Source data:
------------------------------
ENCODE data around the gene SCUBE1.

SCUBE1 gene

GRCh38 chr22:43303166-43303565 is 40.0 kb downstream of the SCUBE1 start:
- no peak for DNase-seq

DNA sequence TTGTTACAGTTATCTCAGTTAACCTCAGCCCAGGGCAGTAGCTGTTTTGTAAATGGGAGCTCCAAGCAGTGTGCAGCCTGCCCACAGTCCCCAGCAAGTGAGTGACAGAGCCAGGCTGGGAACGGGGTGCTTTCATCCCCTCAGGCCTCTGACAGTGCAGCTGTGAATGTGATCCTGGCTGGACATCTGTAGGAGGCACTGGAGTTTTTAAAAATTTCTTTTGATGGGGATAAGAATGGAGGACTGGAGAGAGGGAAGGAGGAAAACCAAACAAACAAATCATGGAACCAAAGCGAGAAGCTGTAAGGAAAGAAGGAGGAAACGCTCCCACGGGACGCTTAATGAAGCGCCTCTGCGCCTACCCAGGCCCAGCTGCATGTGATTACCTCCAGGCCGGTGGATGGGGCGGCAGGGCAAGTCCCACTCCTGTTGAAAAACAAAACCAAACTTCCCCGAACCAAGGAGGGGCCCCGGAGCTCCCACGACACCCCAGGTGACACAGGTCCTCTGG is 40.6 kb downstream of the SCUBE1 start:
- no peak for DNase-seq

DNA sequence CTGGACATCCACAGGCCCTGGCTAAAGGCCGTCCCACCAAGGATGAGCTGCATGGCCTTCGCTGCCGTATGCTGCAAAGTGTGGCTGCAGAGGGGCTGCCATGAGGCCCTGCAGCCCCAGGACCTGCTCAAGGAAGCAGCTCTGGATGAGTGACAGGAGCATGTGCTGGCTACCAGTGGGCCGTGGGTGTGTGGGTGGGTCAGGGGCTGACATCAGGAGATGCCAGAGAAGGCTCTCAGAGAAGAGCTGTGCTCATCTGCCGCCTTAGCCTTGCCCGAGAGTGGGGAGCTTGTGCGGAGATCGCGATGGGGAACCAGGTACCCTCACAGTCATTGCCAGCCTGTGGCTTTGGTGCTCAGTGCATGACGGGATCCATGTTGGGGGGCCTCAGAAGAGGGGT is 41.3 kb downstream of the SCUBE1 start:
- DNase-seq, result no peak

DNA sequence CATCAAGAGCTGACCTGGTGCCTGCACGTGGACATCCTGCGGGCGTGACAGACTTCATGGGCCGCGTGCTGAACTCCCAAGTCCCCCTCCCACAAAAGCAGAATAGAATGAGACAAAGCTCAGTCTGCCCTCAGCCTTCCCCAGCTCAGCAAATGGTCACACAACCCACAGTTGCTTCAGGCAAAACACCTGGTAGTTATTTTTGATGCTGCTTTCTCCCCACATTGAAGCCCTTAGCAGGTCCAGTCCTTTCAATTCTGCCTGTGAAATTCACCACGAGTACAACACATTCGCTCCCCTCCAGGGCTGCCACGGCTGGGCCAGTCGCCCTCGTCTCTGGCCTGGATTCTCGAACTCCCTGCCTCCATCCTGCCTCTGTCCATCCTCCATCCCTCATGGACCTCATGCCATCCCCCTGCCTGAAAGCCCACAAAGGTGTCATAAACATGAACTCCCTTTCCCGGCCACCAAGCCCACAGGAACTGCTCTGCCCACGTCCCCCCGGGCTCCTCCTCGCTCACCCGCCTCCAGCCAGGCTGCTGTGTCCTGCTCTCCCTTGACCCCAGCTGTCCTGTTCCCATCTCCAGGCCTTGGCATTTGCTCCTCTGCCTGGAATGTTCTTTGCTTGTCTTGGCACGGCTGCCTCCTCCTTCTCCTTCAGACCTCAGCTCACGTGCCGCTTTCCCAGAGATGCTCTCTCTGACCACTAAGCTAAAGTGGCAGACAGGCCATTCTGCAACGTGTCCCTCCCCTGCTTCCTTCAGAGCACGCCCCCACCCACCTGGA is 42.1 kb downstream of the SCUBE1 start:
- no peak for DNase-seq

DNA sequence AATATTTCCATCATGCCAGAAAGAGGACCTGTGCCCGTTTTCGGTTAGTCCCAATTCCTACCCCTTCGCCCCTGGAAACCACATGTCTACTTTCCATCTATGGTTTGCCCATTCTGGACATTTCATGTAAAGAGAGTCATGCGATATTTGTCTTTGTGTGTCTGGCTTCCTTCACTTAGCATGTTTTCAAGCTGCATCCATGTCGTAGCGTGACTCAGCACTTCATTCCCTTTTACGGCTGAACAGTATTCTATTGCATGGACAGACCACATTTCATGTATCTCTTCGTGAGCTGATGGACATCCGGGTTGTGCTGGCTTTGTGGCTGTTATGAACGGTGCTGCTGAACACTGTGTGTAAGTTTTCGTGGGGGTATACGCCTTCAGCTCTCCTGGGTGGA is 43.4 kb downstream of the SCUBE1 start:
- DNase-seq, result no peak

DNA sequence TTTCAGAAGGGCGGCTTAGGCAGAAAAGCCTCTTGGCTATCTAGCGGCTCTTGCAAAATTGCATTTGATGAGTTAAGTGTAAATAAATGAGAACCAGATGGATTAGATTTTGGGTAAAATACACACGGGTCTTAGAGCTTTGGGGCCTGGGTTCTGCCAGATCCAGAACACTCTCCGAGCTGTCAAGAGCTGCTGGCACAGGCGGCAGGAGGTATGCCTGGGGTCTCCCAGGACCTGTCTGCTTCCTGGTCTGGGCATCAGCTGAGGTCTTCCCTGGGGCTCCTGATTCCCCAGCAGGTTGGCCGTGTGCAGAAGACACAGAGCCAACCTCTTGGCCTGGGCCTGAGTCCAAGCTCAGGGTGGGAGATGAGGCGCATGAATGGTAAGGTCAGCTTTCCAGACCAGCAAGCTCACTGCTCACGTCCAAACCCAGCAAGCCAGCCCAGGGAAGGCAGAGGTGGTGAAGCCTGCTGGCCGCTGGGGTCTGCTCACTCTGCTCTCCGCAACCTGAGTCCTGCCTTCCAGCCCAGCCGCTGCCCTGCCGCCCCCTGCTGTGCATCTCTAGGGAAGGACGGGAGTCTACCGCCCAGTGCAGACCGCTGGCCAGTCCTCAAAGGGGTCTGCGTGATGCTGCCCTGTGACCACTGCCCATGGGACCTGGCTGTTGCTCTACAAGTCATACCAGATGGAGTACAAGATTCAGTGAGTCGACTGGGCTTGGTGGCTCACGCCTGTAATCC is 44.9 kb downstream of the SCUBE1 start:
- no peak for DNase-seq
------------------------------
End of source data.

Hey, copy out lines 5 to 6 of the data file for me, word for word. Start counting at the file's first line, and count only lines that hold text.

DNA sequence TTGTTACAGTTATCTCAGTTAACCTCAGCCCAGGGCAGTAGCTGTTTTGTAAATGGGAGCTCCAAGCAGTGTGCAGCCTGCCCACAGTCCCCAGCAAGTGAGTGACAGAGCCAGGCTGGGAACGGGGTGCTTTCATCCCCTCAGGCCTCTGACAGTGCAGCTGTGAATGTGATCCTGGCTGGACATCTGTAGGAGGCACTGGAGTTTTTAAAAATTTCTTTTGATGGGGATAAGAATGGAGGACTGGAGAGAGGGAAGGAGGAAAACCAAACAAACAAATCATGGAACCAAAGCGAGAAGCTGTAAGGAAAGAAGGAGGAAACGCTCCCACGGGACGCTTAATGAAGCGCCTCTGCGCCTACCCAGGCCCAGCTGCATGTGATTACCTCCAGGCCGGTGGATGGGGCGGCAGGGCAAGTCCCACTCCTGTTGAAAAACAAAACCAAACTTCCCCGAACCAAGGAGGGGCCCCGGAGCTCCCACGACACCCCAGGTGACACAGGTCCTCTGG is 40.6 kb downstream of the SCUBE1 start:
- no peak for DNase-seq